Archive for the ‘Advertising’ Category

The other day, I went to this little café. I certainly wasn’t expecting anything fancy… that wasn’t the kind of place it was. I was hoping to get some grub to go, and in a hurry.

They were doing a marketing promotion giving away free food. Well, on the surface, this probably seemed like a great idea. Give something away for free, have the customers pay for the drinks, sides and extras: the proprietor is thrilled because new people are coming to the business, the customers are happy because they get free lunch.

I assure you, this wasn’t the case!

There was a little bit of a line, which should be expected when you’re dealing with free stuff at lunch. We weren’t too far back, so we expected it to go quickly. Sadly, they had run out of sweet potato fries, we were told we couldn’t order our root beer floats at the main window (That was our reward for waiting for an hour. Outside. In July. Did I mention that the heat index was higher than 105 degrees?) and our order would be ready in “a few minutes.” About an hour after arriving, we received our lunch and proceeded to inhale it in the car on our way to our next appointment.

Where did the proprietor go wrong?

  • Not enough product to support the number of customers during the promo
  • Totally overwhelmed staff (they were so stressed out)
  • Poor operational processes

It’s über important to make sure these things are well thought out before rolling out a major advertising promotion. The most important of which would have been to have prepped the staff better. A big smile and cheerful welcome goes a long way.

I’m sure you’re wondering if I’ll go back. I think I’ll give it a second chance. The root beer float was darn good. But, I’ll be watching to see if they learned from this potentially dangerous customer satisfaction situation!


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Girl Scouts Selling  CookiesSales is the active part of directly engaging with your target market. This is a collaboration between your team and your customer. 

Marketing passively communicates your brand message to your audience. The onus for action is on the customer.

Branding is holistic. It encompasses the experience people have with your product/business through every touch point, from how they are greated when they walk in your door, to how they feel when they leave.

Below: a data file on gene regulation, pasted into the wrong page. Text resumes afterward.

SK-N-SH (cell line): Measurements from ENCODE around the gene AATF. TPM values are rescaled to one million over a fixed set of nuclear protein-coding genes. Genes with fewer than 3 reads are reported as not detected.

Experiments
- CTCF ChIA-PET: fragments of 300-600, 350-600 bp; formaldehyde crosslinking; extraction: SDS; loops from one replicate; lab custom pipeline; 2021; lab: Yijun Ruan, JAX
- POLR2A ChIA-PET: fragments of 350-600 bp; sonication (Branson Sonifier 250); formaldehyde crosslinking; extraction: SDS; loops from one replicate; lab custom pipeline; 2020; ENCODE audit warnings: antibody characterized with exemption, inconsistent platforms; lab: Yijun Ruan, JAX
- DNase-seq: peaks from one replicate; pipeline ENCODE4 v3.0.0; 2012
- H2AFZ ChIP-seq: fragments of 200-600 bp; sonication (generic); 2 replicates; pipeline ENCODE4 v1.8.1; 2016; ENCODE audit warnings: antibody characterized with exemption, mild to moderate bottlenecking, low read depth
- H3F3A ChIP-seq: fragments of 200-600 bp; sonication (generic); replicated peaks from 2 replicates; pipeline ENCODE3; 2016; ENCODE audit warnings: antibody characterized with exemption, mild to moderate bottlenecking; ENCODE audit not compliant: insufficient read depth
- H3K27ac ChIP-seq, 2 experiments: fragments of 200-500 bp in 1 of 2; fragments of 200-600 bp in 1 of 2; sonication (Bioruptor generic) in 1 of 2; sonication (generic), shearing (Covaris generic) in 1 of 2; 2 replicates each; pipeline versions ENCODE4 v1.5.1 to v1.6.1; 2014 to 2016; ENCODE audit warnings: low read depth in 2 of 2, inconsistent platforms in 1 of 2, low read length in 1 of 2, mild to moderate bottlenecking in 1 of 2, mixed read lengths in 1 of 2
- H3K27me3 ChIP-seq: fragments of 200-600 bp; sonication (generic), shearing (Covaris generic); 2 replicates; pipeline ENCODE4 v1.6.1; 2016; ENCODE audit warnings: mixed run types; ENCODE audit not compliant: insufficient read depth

It seems very unlikely to me that marketing professionals define their role as passive communication.

Fred ZimmermanDelete • Feb 16, 2011

The distinction here is more on the impact of engagement. With sales, generally speaking, it is one-on-one with some sort of direct conversation. There is back and forth and give and take with the customer.

With (traditional) marketing, you are providing information, benefits, tools… you name it… to the customer, but you are relying on him or her to make the decision to engage with you.

Think of how often you r an out to buy Oreos because you saw someone licking the double stuffed filling on TV versus buying 10 boxes of Thin Mints from the Girl Scout who knocked on your door with the product in hand. This is what makes marketing, IMO, passive.

~Lorana Price


See my answer on Quora.

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For years, advertisers have operated under the fundamental assumption that consumers are stupid. It sounds bad, I know, but consider the practice of traditional advertising: you flash evocative images in front of viewers in an attempt to subliminally influence their purchasing habits by informing them that they are currently inadequate, and the only means of overcoming their inadequacy is to obtain a very specific product or service – the product or service you happen to be selling. It’s not exactly giving them the benefit of the doubt, is it?

Ah, the sixties

Self-made sixties ad executive Don Draper, protagonist of the popular show Mad Men, and all around not very moral guy, once explained the practice of advertising to a client like this: “It’s based on one thing: happiness. And do you know what happiness is? Happiness is the smell of a new car. It’s freedom from fear. It’s a billboard on the side of a road that screams with reassurance that whatever you’re doing is OK. You are OK.” This definition, though uttered by a fictional quasi-caricature of callous corporate decision-makers, speaks volumes about the way advertisers have traditionally seen consumers; namely, that they just aren’t smart enough to overcome their basest emotions – their fears and desires – and realize that they’re being totally sold; that consumers are somehow incapable of transcending the commercial experience and recognizing that, above it all, there’s a puppet master somewhere, pulling the strings, trying to influence them for less than altruistic reasons. In the sixties, consumers were considered tabula rasa; lesser entities ad men could uninhibitedly impose their will upon through the power of visual and verbal suggestion. But this is 2010. Why does any of that matter? Advertisers don’t think like that anymore, right? Wrong.

Watch TV without a DVR for an hour or so (a daunting task, I know) and you’re sure to see any number of those tired, unentertaining, run-of-the-mill, market-to-the-gut, disingenuous, old-style ads paraded innocently on screen as if you didn’t know that what you were seeing was a paid promotional piece – as if you aren’t able to discern that the people behind the curtain are trying to make you give them your money, and not just offering you unbiased reassurance or friendly advice on how to better yourself. I don’t know about you, but I find it downright insulting. I also find it exasperating – that experience of being forced into viewing a commercial as something genuine. The only time I want to engage in willing suspension of disbelief nowadays is during things I enjoy – things that actually offer some reward for my strenuous self-delusion… like sci-fi TV shows.